Utility Week

Utility Week 4th October 2013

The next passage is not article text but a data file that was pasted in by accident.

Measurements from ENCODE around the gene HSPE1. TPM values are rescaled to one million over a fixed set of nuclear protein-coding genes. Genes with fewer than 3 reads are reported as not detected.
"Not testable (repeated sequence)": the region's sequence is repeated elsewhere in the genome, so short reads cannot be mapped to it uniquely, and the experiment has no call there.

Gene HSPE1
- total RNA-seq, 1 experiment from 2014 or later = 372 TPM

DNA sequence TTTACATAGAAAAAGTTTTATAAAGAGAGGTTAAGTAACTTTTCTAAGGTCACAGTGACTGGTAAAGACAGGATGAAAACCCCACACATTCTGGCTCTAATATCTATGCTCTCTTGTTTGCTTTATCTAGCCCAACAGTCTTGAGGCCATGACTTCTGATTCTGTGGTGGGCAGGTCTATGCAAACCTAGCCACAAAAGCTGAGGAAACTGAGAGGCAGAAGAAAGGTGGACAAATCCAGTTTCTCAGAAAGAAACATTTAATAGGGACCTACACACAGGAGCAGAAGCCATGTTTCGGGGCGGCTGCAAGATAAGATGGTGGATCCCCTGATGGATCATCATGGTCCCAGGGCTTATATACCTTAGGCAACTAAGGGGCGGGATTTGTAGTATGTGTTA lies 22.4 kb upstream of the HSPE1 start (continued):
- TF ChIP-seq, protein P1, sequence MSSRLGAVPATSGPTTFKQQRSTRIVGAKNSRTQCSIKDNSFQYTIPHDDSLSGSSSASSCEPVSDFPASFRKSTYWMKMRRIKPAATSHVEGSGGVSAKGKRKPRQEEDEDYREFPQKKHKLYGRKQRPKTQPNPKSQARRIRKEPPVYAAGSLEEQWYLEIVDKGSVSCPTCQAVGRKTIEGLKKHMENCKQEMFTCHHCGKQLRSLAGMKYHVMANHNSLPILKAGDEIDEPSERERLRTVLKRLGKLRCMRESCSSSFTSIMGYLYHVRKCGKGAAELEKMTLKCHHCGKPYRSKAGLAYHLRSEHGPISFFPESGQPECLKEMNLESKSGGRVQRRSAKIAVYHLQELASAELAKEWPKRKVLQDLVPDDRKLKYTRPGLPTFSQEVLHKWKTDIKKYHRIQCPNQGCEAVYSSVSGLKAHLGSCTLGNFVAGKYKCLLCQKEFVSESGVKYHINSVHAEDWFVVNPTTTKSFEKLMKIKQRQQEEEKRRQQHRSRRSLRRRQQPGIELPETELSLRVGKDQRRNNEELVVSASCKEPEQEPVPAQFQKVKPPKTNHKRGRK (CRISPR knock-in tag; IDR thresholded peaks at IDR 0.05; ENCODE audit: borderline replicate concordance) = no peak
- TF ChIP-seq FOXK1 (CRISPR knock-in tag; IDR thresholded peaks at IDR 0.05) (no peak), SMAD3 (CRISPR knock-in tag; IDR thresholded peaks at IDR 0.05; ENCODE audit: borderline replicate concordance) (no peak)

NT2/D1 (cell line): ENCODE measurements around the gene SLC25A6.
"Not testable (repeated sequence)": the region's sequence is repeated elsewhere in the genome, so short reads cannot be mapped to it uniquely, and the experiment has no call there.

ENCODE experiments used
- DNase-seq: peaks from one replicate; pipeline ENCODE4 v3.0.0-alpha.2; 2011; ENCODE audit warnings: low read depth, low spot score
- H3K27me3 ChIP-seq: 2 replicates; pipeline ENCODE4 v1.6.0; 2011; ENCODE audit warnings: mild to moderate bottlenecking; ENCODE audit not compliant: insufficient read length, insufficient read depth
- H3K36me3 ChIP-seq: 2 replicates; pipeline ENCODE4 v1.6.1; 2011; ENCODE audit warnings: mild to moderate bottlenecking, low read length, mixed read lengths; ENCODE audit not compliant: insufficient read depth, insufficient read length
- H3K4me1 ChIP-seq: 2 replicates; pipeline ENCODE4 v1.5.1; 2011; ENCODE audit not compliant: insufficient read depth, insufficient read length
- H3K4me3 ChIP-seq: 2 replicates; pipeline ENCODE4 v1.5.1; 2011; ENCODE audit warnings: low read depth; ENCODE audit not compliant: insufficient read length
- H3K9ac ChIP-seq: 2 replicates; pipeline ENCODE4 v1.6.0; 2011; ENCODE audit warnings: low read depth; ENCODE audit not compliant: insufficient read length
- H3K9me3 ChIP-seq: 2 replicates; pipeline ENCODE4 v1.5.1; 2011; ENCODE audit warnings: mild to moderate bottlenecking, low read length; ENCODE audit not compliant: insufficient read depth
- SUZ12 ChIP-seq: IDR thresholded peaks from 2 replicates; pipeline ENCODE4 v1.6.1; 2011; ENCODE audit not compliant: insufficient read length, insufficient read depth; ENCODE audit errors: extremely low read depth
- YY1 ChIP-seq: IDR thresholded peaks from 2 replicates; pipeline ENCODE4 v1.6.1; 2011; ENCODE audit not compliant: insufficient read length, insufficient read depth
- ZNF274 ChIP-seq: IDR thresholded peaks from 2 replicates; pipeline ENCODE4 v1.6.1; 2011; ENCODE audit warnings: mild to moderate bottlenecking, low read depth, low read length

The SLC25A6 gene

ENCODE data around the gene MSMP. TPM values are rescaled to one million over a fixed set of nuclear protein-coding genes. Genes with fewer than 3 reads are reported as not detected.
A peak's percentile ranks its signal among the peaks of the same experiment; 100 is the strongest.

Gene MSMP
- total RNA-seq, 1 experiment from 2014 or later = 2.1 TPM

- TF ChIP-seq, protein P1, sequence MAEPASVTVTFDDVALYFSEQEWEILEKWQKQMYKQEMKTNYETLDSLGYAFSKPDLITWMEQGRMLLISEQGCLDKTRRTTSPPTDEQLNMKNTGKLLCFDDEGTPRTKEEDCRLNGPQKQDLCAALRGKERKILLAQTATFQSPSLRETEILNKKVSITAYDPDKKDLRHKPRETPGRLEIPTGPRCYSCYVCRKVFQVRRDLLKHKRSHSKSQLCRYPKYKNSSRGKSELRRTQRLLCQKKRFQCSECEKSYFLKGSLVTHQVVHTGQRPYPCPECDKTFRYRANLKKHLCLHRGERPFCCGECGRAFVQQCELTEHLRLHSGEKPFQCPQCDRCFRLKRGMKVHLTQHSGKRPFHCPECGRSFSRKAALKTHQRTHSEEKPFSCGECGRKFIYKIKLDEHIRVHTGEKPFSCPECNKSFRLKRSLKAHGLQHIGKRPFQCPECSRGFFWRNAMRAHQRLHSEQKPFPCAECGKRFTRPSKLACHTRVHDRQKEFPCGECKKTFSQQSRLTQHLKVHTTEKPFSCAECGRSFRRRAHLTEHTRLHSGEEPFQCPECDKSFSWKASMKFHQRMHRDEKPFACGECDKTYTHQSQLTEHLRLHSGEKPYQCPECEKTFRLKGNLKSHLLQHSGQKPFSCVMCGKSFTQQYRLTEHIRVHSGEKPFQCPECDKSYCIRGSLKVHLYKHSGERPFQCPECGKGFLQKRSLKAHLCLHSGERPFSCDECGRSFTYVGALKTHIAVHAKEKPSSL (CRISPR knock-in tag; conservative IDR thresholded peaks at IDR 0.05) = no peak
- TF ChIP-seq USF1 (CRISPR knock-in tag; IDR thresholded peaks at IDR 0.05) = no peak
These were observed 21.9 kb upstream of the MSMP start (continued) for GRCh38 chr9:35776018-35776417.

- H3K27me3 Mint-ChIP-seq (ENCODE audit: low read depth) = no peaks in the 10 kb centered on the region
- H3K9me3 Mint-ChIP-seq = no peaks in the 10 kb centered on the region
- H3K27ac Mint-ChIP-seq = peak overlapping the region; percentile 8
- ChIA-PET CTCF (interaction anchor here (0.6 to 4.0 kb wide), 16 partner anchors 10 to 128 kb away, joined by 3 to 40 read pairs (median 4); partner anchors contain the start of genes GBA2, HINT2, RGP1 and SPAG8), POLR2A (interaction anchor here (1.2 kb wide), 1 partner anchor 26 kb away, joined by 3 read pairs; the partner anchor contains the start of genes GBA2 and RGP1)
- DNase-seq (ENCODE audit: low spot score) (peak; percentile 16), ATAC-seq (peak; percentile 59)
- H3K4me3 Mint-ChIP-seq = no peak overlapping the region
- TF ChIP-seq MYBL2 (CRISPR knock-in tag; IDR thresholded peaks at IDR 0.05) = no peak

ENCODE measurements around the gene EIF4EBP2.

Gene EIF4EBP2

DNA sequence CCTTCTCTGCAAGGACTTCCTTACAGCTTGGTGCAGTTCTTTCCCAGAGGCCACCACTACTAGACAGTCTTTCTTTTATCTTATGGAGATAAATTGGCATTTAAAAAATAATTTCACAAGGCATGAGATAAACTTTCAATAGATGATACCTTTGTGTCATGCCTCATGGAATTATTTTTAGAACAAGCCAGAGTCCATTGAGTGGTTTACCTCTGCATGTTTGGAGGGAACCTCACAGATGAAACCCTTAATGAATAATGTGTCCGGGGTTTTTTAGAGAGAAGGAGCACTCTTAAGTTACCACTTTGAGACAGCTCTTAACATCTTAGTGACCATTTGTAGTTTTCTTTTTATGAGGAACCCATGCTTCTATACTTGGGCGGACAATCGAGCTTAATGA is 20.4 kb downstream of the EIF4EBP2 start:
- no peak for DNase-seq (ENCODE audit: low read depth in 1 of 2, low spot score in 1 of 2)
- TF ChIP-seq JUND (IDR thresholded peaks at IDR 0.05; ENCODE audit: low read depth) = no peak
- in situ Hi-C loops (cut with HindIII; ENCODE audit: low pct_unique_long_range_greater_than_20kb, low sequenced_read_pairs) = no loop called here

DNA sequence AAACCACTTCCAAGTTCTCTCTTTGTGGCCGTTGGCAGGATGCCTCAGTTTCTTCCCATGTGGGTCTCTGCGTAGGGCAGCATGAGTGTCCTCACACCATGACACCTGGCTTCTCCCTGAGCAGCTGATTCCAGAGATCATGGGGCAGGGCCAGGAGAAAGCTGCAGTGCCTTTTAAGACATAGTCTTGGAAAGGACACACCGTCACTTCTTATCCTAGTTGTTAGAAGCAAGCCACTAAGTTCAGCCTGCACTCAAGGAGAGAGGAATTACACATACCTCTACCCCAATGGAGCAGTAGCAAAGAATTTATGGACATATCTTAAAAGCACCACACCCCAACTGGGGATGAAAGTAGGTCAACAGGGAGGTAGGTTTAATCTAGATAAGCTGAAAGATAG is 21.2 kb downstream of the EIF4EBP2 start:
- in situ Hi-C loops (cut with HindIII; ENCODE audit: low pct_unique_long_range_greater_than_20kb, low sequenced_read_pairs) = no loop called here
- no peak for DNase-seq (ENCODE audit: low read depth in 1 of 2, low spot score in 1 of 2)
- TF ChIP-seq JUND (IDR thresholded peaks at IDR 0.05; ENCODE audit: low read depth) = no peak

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Comment Utility Week expert view Karma Ockenden "When it comes to water affordability, the Labour party wants to be seen to be doing something rather than doing the right thing" R ed Ed rode to the rescue of hard-pressed consumers last week with a pledge to freeze energy prices until 2017, should Labour win the next election. Or something like that. In a quieter room a little further along Brighton's seafront, shadow water minister Gavin Shuker also stood up for the underdog at Labour's annual conference, with a call for a "social responsibility" clause to be added to the Water Bill. The clause would, he said, compel water companies to offer social tariffs, manage their tax affairs transparently and report on the employment of apprentices – in one fell swoop helping struggling consumers, the put-upon taxpayer, and the young unemployed. What such a clause would actually do is enshrine in law the current government's abdication of responsibility for water affordability. Instead, that responsibility would be transferred full-square to the water industry – and inevitably therefore to its (struggling) customers. The key plank of any social responsibility clause would be compulsory social tariffs, based on what most customers say they are willing to pay to support the poorest. Shuker said it was "inexplicable" that water companies had so far been left to introduce these voluntarily. What is truly inexplicable is that Labour will seek to legislate for an inherently inadequate solution rather than pressing for water affordability to be tackled fairly, nationally, through the tax and benefits system – as the government should already have done. A solution that is dependent on customers at large volunteering to pay higher water bills so the needy (variously defined) can pay less is never going to touch the sides of water affordability problems in a depressed economy where even bedrooms are being taxed. It is no surprise that the water industry has dragged its heels since the government provided final guidance on social tariffs in 2012. Most are still in the "research" phase. It is a hard sell for water company administrators to ask most customers to pay more so a few can pay less. What's more, Utility Week's own research last year showed that even potential recipients were not keen on the idea. They said they would feel guilty, burdensome and embarrassed. Similar sentiment causes thousands of free school meals to go unclaimed. If politicians want water companies to "do something" on water affordability, how about helping them reduce the existing £15 we all pay through our bills to cover the cost of bad debt? Give them access to benefits data so they can target help at the worst-off and chase up the chancers. Make landlords hand over information on tenants who rack up debt. Better still, rethink social tariff policy altogether and revisit solutions based on the tax and benefits system. What of the other elements of Shuker's social responsibility clause? These also look to be attempts to make water companies appear responsible for issues not of their making. Want water companies to pay more corporation tax? Then reform the system that provides for generous capital allowances. And having allowed many companies to slip from the ranks of the listed and gear up to the eyeballs, don't bleat about interest payment deductions from tax liability. As for apprentices, we'd all like to see more. But is it right to pressure water companies to take on more trainees when youth unemployment is hardly of their making? The twist, of course, is that water companies are unlikely to publicly complain. Many already run apprenticeship schemes and corporate social responsibility initiatives of various sorts – voluntarily. A few have even got social tariffs up and running. Until this year, Wessex Water's Assist tariff, which offers a banded discount system based on ability to pay, has been self-financing. The annual £450,000 cost has been more than offset by the fact that Assist customers, many of whom wouldn't have paid anything for their water under normal circumstances, contributed £200 a year on average, or £1.6 million in total. Pioneering Wessex has just introduced a cross- subsidy of 50p per customer per year to extend the scheme from 8,000 customers to 18,000. Moreover, encouraged by both new regulatory incentives and fear of the pariah status that is currently afflicting energy suppliers, the industry is desperate to keep its stock with customers. We have already seen a number of companies pledge to cap bill rises at the rate of inflation in 2015-20 – a clear attempt to demonstrate they have listened and responded to the sound of household budgets stretching. Calling for a social responsibility clause to be added to the Water Bill smacks of a politically convenient way to be seen to be doing something rather than doing the right thing. It implies water companies are responsible for problems that are not of their making. And in the case of social tariffs, it risks adding to the bills of the majority, regardless of how deep individual pockets are. Ed Miliband said "Britain can do better than this" more than 17 times in his keynote party speech. Surely Labour can do better than this clause. UTILITY WEEK | 4th - 10th October 2013 | 7

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